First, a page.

Shine on

Every once in awhile I see a shot of a mature woman that just stops me in my tracks, and that's the effect of the shot Scott Schuman posted on The Sartorialist this week, of an anonymous Milanesa.

She's gre
y and definitely not injected, lifted or fluffed. I keep returning to look at at the sparkle on her cheek and earlobe. Her scarf. The sensitivity in her face.


Dr. Natalie Zemon Davis, 82, a history and anthropology professor at the University of Toronto, recently won the Holberg International Memorial Prize, a Swedish honour that includes a $768,000 award.

The awards committee cited her as "one of the most creative historians writing today".
She is donating part of her prize money to charity but did say she'd buy a new spring coat.

The attitude of the anonymous woman, the accomplishment of Dr. Zemon Davis– the qualities of these women encourage and strengthen me.


Nancy K said…
Ah yes. I agree. I love that the Milanese woman and mostly all of the older women he shoots have on little makeup and they are well put together and aging gracefully. In contrast the young man who blogs as Advanced Style mostly seems to pick out women who are over made up and incredibly dramatic to the point of caricature in their dress. I like the idea of growing old gracefully but stylishly. I am growing out my hair color and I am not planning on any injections any time in the future.
Frugal Scholar said…
NZD's accomplishments are even more impressive when you read her biography--and that of her husband. They suffered for their political beliefs. She wrote the book on Martin Guerre on which the film was based.

82--and she's still working? Love it!
LPC said…
I loved that Sarty picture when I saw it. Both these women look so strong. Even when we don't look like that natively, it's an archetype to aspire to.
Anonymous said…
Great pictures. You can ( still) see the "girl" in the Milanese woman - I love it, if elderly people still have their inner girl or boy _visible_....
My all-time favorite elderly woman is Glen Close. Classy !
Belle de Ville said…
Europe seems like the the last place where a woman can age naturally. Those days are gone here.
I've never read any of Dr. Davis's books but I look forward to reading them.
materfamilias said…
P.K. Page was like this as well, with several new, critically-well-reviewed books published in her last year, at 93, still gorgeous, well-dressed, beautifully coiffed. and you would have been impressed Sunday when Betty Jean McHugh, at 83, broke another record, this time for the Vancouver Half Marathon (she's done several marathons, post 80!!) -- again, beautifully groomed (put me to shame, for sure!)
How wonderful to have these inspiring examples of women whose beauty comes from their passions and interests rather than from surgical procedures and toxic injections . . . thanks for this post, duchesse!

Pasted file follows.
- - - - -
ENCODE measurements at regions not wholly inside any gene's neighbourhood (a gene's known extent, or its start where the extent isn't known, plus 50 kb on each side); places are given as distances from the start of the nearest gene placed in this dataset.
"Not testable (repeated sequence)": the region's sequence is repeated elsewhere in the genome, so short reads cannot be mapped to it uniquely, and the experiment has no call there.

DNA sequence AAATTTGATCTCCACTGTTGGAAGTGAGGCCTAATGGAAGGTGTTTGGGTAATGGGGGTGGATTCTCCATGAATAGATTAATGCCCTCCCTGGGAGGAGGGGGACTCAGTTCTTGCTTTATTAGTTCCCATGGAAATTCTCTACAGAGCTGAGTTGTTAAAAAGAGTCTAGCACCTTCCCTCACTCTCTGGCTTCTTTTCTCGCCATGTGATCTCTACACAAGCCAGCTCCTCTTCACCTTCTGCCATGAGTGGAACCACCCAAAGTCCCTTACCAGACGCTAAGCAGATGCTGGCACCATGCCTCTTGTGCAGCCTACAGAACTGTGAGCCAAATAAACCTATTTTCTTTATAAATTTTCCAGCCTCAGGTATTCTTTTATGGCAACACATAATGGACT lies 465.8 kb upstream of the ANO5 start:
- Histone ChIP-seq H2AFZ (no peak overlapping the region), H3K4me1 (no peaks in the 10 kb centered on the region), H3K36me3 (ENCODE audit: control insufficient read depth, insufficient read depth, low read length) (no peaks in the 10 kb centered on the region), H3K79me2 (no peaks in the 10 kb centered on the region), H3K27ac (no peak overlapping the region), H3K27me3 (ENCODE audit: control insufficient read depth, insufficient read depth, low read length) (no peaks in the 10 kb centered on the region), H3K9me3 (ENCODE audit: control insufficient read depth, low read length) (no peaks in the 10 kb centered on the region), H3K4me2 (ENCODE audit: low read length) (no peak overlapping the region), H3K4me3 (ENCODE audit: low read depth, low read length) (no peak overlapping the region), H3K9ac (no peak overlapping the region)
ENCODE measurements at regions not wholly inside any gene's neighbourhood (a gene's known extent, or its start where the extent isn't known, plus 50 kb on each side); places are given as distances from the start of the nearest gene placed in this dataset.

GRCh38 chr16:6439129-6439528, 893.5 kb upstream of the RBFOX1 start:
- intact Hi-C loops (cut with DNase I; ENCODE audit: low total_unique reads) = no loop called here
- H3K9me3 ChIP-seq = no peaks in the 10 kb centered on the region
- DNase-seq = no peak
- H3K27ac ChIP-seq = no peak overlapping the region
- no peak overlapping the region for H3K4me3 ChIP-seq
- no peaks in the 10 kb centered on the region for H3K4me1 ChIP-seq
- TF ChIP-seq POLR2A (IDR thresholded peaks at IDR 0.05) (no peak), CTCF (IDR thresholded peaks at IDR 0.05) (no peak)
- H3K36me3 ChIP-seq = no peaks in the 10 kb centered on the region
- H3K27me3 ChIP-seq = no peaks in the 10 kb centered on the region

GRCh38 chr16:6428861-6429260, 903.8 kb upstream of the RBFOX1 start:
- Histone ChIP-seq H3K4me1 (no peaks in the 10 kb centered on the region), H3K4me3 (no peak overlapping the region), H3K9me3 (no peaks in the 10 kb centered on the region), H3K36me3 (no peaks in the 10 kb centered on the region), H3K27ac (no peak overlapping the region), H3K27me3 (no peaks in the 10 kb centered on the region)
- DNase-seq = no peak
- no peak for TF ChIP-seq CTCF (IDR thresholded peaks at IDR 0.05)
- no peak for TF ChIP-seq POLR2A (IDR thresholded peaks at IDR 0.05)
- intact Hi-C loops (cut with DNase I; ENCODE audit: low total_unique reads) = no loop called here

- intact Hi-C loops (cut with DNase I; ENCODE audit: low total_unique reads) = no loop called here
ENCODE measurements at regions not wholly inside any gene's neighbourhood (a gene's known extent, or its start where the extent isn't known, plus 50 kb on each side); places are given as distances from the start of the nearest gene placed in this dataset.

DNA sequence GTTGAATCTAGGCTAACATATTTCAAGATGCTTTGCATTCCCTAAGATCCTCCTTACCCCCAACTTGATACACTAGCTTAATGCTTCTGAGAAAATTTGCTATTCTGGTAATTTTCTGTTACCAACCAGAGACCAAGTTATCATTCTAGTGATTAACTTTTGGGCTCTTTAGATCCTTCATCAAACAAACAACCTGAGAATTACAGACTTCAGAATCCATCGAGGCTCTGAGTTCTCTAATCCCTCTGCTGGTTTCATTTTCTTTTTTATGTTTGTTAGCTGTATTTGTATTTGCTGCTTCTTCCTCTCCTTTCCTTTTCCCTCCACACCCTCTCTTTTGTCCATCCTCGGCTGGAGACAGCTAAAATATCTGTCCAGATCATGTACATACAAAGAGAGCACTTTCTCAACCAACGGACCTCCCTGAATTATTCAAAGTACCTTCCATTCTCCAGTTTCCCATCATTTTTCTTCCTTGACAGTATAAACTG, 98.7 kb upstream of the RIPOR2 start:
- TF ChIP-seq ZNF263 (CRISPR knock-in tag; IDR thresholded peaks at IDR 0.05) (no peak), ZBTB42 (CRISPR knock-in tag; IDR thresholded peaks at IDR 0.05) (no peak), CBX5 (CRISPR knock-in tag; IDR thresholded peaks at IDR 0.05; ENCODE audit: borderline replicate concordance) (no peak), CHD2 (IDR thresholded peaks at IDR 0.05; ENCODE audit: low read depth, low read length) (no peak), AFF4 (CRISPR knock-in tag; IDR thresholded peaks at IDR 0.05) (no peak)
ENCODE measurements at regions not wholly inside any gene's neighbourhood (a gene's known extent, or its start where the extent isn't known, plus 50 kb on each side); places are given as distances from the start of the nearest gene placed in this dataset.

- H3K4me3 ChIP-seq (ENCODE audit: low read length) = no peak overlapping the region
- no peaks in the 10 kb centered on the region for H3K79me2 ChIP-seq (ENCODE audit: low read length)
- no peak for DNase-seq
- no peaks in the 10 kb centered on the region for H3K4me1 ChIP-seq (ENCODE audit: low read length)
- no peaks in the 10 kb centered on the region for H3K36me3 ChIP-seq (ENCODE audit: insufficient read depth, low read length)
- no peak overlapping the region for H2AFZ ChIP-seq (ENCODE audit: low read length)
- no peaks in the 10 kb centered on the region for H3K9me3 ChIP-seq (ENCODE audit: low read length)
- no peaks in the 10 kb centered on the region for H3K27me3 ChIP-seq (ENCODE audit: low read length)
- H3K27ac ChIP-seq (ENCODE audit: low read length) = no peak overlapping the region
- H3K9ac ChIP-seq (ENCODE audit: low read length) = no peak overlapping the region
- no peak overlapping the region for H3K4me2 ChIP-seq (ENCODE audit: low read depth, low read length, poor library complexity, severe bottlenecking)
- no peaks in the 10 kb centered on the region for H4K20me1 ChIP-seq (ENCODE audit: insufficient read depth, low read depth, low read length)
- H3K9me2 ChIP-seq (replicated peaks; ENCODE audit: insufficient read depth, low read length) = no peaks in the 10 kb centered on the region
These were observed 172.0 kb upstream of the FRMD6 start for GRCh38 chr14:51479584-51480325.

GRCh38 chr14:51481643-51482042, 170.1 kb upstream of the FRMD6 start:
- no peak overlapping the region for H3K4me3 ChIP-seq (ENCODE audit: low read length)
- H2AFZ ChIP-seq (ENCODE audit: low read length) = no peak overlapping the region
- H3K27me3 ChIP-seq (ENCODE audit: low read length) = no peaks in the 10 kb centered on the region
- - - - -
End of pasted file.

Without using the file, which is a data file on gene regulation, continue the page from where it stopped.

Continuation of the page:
s. said…
I argue that Europe is NOT the last place where women can age gracefully. Some do, but on the beaches of the south of France I'm surrounded by European women chain smoking to keep weight at bay, their faces untouched by scalpel or inject BUT their bare breasts lifted and pointing skyward thanks to doctors' aid. For every Italian woman like this gorgeous Milanes pictured, there is one trying to follow in the footsteps of the much pinched and prodded Sophia Loren. Here in Toronto, I see many a WASP doyenne aging handsomely in her tweeds, gray hair and gardening gloves.
Duchesse said…
What strikes me, as a North American, is the prevalence of these beliefs: that
1. Ageing is most undesirable and is therefore is to be erased from the face and
2. Intellectual development is appropriate for young adults but then you have learned all you can or need to.
Aging gracefully is something that is becoming rarer. It's truly inspiring.
Nancy, my computer froze as I was writing a long essay on Dr Zemon-Davis and the Annales school. Probably just as well, as I was getting into social history porn.

Agree with you about Sartorialist vs Advanced Style - the latter often makes me cringe.

I'm mulling whether to grow out my hair colour but the prospect terrifies me - how people will treat me, as a sexless, professionally worthless old thing. (I don't have or want children or grandchildren so matriarch is out). The silvery tone with almost blacks is nice - being treated as an ancestor when I'm an eternal ado less so. I have zero need of injections so that isn't even an issue. My mum who is over 90 is not wrinkly.

s., I'm glad you ponderated the Europe stuff - I've lived on the other side of the pond for considerable times (and here live in French-speaking Québec) and find there are really tribes between the low and high maintenance ladies. Oh, the low-maintenance will certainly colour their hair if they wish and wear some lipstick and a bit of eye makeup, and not look as hopeless as I've seen too often in North America, but the high maintenance are rather ghastly. (Though Berlusconi, a man, is the worst).

S., the wasp doyennes tend to become asexual, which is not cool either, and wear hideous pastels.

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